“You can count on this board to continue to fight the good fight,” Carrillo said.

The board is set to discuss the redevelopment setback at an upcoming meeting several weeks from now.

4 Responses to “State turns down Sonoma County’s bid to fund redevelopment projects”

  1. Nic dempsey says:

    This is the same board that rejected the plan for a much needed Walmart up the road from Roseland Village. By now, the center would be up and running, generating millions in sales taxes and property taxes that could fund the Roseland Village upgrade, and providing a low income neighborhood with jobs and affordable goods and groceries.

  2. Reality Check says:

    When Gov Brown announced his determination to end the drain on state finances by closing redevelopment agencies, local agencies had two choices.

    They could, as a few did, immediately cease obligating the agency to future projects or begin a pellmell rush to sign as many new contracts as possible, in the (false) belief the state would be forced to honor them. The latter option was what SR and Sonoma County leaders chose to do. This “crisis” is entirely one their own making.

    And, revealing to say the least, the county board has indicated that if needed it will find other money to complete the project. So much for previous claims that redevelopment money was essential to complete these projects.

  3. Kirstin says:

    Some really excellent ideas, James Bennett. If only our city council members and county supervisors had a similar vision and would implement it.

  4. James Bennett says:

    What I would do.

    Roseland Village: I would support, suggest, help facilitate a commercial project at the site with approximately two dozen or so small commercial units with store front and roll-ups in back that would lend themselves to a number of different business’. Design every other wall seperating the units so that successful renters could expand, turn one unit into two.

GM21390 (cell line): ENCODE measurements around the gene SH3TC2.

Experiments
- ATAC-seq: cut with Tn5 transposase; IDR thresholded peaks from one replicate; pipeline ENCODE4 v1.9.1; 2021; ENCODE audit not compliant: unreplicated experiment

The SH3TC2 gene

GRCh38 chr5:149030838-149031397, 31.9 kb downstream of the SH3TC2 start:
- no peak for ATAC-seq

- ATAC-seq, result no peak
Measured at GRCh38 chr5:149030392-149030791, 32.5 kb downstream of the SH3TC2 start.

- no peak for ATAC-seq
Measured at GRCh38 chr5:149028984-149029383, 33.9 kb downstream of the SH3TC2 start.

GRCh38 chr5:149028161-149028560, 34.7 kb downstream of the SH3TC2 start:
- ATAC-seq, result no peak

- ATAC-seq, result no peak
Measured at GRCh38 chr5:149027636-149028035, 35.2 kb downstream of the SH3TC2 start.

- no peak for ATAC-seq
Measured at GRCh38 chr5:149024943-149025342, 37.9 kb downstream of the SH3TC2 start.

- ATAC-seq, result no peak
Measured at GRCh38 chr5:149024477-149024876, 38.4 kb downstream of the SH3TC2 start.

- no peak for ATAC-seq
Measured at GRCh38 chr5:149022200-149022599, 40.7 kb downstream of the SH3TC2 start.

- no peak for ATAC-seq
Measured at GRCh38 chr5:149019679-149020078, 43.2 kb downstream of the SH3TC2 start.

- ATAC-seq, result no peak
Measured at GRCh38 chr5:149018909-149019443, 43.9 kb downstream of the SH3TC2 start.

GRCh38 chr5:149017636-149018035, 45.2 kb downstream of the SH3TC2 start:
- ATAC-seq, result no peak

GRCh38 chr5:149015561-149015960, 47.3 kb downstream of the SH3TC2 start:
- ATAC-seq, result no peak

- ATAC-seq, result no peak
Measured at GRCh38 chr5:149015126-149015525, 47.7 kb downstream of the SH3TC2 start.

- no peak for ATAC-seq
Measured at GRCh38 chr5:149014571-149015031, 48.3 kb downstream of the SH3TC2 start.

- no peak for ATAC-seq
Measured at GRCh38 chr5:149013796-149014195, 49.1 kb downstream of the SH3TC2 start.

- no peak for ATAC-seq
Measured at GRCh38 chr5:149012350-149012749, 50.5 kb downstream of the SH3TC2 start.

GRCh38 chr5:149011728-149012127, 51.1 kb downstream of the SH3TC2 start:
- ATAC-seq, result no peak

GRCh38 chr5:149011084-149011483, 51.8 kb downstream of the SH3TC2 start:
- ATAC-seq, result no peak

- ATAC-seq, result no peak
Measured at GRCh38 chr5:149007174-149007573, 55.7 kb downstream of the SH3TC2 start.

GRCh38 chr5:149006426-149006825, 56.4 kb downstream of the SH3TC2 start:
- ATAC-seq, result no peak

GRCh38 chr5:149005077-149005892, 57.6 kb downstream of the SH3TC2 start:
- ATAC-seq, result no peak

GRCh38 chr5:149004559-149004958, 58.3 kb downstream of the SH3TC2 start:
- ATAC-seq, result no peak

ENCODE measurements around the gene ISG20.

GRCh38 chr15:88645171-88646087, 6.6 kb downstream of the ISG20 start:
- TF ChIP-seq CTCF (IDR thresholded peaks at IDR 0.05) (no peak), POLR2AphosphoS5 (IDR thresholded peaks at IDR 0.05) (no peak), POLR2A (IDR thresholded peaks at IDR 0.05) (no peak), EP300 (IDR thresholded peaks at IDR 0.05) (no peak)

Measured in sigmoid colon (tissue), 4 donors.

Simple, cost effective construction that should attract a developer because it would pencil.
    No big box, national players, no redevelopment, no “mixed use” residential requirement blackmail.
    No tax payer subsidized fascism. No landlords participating in profits from gross numbers like Simon Group.
    The PUBLIC picks winners and losers.

    Railroad Square: Kick out the parking shenanigans. Spend a little money on landscaping here and there. Drop the “Transit Village”/Smart Growth crap.


    Just simple unmolested grass roots (our roots) capitalism.

    Parts of town with low occupancy?
    Implement a modest micro-grant program. In which distressed property owners can choose to participate in start up business’, offer initial rental abatement, with an escalating rent schedule. Create a public forum in which local banks or private investors could listen to new business ideas, match start up money dollar for dollar.
    If the business is well received and successful, investors could increase their committment, possibly to include an interest in the business. This could apply to existing business as well.
    Vacancy is commercial cancer.


    We don’t need extortion money from MTC or any other unelected “agency”. This is OUR community, it doesn’t belong to globalists.

    …People were excited, it was workin’ out pretty good, then the damn cat woke me up again.